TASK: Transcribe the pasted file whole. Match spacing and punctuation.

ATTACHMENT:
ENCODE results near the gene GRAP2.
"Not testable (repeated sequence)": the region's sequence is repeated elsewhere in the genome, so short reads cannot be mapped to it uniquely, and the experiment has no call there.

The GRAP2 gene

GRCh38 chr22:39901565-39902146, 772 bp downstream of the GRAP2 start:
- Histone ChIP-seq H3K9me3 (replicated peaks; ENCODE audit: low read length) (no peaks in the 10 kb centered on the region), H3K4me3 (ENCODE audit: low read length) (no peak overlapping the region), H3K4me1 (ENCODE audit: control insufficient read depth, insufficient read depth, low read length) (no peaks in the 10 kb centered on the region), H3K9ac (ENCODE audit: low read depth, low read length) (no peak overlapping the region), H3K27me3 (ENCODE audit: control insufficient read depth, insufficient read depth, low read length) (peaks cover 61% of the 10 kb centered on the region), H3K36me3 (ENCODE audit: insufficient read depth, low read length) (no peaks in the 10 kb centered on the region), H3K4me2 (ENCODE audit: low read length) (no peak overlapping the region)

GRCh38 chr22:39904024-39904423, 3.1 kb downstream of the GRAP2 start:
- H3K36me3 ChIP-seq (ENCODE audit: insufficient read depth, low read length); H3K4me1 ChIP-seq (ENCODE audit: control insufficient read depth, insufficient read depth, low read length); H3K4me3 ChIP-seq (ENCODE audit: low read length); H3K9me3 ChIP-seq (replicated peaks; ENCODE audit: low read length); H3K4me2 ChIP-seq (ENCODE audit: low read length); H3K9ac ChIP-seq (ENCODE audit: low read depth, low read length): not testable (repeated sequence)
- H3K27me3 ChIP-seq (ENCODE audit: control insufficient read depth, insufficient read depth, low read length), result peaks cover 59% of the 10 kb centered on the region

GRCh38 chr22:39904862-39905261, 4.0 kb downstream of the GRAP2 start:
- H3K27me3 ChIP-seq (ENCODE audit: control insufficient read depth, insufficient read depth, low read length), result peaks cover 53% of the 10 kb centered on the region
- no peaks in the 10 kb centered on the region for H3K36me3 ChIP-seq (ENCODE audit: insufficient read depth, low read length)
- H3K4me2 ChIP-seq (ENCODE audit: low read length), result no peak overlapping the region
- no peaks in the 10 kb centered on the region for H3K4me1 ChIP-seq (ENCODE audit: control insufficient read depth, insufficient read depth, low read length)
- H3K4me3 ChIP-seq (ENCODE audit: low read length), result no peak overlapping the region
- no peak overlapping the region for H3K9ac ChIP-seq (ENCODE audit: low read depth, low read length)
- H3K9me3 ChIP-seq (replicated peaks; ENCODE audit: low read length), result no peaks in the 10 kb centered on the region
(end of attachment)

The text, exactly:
ENCODE results near the gene GRAP2.
"Not testable (repeated sequence)": the region's sequence is repeated elsewhere in the genome, so short reads cannot be mapped to it uniquely, and the experiment has no call there.

The GRAP2 gene

GRCh38 chr22:39901565-39902146, 772 bp downstream of the GRAP2 start:
- Histone ChIP-seq H3K9me3 (replicated peaks; ENCODE audit: low read length) (no peaks in the 10 kb centered on the region), H3K4me3 (ENCODE audit: low read length) (no peak overlapping the region), H3K4me1 (ENCODE audit: control insufficient read depth, insufficient read depth, low read length) (no peaks in the 10 kb centered on the region), H3K9ac (ENCODE audit: low read depth, low read length) (no peak overlapping the region), H3K27me3 (ENCODE audit: control insufficient read depth, insufficient read depth, low read length) (peaks cover 61% of the 10 kb centered on the region), H3K36me3 (ENCODE audit: insufficient read depth, low read length) (no peaks in the 10 kb centered on the region), H3K4me2 (ENCODE audit: low read length) (no peak overlapping the region)

GRCh38 chr22:39904024-39904423, 3.1 kb downstream of the GRAP2 start:
- H3K36me3 ChIP-seq (ENCODE audit: insufficient read depth, low read length); H3K4me1 ChIP-seq (ENCODE audit: control insufficient read depth, insufficient read depth, low read length); H3K4me3 ChIP-seq (ENCODE audit: low read length); H3K9me3 ChIP-seq (replicated peaks; ENCODE audit: low read length); H3K4me2 ChIP-seq (ENCODE audit: low read length); H3K9ac ChIP-seq (ENCODE audit: low read depth, low read length): not testable (repeated sequence)
- H3K27me3 ChIP-seq (ENCODE audit: control insufficient read depth, insufficient read depth, low read length), result peaks cover 59% of the 10 kb centered on the region

GRCh38 chr22:39904862-39905261, 4.0 kb downstream of the GRAP2 start:
- H3K27me3 ChIP-seq (ENCODE audit: control insufficient read depth, insufficient read depth, low read length), result peaks cover 53% of the 10 kb centered on the region
- no peaks in the 10 kb centered on the region for H3K36me3 ChIP-seq (ENCODE audit: insufficient read depth, low read length)
- H3K4me2 ChIP-seq (ENCODE audit: low read length), result no peak overlapping the region
- no peaks in the 10 kb centered on the region for H3K4me1 ChIP-seq (ENCODE audit: control insufficient read depth, insufficient read depth, low read length)
- H3K4me3 ChIP-seq (ENCODE audit: low read length), result no peak overlapping the region
- no peak overlapping the region for H3K9ac ChIP-seq (ENCODE audit: low read depth, low read length)
- H3K9me3 ChIP-seq (replicated peaks; ENCODE audit: low read length), result no peaks in the 10 kb centered on the region